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This guide is created to serve as a general and introductory guide on Law and Taxation. It contains selected resources curated by the librarians to get you started on the different topics in the discipline.
This LibGuide is structured as such: the selected resources are divided into separate sections of Books (including print and e-book) and eResources (includes e-Journals, online databases and web resources). A link directly to the resources is included, and in the case of print materials, a link to our Library Catalogue is included instead
Other than the resources mentioned above, this guide also includes the page Student Works and Faculty Publications, which will show you how to browse and search our institutional repository to find past student works and our faculty publications.
Please bear in mind that this is not intended as a comprehensive guide.
There are the two great legal traditions – the Civil Law Tradition, found in European & South American states, China, Japan, etc., and the Common Law Tradition, found in USA, the UK and Commonwealth states. Singapore’s legal system, which has its roots in English Law, follows the Common Law Tradition. Unlike the Civil Law Tradition where laws are codified by comprehensive legislation, laws are made by judges on a case by case basis in the Common Law Tradition. This is the doctrine of judicial precedent, where “the body of law is created incrementally by judges via the application of legal principles to the facts of particular cases” (Tan & Chan, 2009).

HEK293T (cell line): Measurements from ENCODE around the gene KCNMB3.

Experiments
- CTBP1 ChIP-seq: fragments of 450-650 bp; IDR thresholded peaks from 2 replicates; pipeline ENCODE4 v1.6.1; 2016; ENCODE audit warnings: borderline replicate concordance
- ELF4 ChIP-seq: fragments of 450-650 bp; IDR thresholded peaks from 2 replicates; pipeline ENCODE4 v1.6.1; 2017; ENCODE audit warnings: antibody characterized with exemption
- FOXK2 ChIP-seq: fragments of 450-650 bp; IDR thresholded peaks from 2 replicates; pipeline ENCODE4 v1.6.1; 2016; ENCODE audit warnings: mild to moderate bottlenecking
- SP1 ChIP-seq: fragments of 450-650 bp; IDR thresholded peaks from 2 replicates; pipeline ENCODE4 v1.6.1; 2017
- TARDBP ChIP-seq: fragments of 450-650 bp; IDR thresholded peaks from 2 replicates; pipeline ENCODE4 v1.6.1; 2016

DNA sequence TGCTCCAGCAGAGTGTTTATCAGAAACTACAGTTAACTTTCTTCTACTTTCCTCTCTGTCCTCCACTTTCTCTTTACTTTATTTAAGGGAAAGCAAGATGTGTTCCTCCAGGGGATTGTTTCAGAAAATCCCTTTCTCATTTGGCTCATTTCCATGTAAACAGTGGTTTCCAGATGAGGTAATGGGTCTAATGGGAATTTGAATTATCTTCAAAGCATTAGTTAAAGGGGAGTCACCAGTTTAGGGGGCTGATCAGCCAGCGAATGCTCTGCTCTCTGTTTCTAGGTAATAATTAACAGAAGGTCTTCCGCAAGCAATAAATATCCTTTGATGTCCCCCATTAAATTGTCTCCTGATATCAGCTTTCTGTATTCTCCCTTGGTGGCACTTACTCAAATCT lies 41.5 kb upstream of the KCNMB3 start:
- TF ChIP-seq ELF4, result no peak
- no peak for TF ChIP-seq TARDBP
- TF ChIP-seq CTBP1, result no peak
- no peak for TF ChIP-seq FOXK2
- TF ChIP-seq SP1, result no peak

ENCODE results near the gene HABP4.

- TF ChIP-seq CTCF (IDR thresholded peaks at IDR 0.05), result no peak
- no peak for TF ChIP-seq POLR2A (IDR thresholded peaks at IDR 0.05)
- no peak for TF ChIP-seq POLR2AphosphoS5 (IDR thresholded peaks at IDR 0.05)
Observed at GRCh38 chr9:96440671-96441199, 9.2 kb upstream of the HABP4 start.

Within the legal system, there are two classifications of law – Civil Law and Criminal Law. In the area of Civil Law, the influence of the English common law is more prevalent, such as in Contract and Tort Law. In the area of Criminal Law, other jurisdictions have had an impact, i.e. the Penal Code from India (Tan & Chan, 2009).
Tan, E. and Chan, G. (2009). The Singapore Legal System
2. Case Law